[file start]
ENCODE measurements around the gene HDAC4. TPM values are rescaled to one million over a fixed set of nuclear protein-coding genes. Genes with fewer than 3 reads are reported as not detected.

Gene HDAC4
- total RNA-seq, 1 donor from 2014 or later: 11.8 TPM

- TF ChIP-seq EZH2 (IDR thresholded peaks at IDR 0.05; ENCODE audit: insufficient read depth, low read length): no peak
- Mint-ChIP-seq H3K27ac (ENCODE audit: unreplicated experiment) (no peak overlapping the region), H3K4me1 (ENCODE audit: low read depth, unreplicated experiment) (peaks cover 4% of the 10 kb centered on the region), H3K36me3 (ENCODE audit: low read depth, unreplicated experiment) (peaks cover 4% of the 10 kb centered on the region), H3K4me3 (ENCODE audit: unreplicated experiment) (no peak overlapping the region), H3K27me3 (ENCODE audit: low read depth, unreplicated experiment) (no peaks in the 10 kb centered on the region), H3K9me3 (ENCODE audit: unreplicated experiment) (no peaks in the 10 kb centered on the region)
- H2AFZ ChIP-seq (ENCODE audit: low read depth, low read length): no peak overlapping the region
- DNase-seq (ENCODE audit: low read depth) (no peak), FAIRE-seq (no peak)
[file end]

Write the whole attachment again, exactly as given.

ENCODE measurements around the gene HDAC4. TPM values are rescaled to one million over a fixed set of nuclear protein-coding genes. Genes with fewer than 3 reads are reported as not detected.

Gene HDAC4
- total RNA-seq, 1 donor from 2014 or later: 11.8 TPM

- TF ChIP-seq EZH2 (IDR thresholded peaks at IDR 0.05; ENCODE audit: insufficient read depth, low read length): no peak
- Mint-ChIP-seq H3K27ac (ENCODE audit: unreplicated experiment) (no peak overlapping the region), H3K4me1 (ENCODE audit: low read depth, unreplicated experiment) (peaks cover 4% of the 10 kb centered on the region), H3K36me3 (ENCODE audit: low read depth, unreplicated experiment) (peaks cover 4% of the 10 kb centered on the region), H3K4me3 (ENCODE audit: unreplicated experiment) (no peak overlapping the region), H3K27me3 (ENCODE audit: low read depth, unreplicated experiment) (no peaks in the 10 kb centered on the region), H3K9me3 (ENCODE audit: unreplicated experiment) (no peaks in the 10 kb centered on the region)
- H2AFZ ChIP-seq (ENCODE audit: low read depth, low read length): no peak overlapping the region
- DNase-seq (ENCODE audit: low read depth) (no peak), FAIRE-seq (no peak)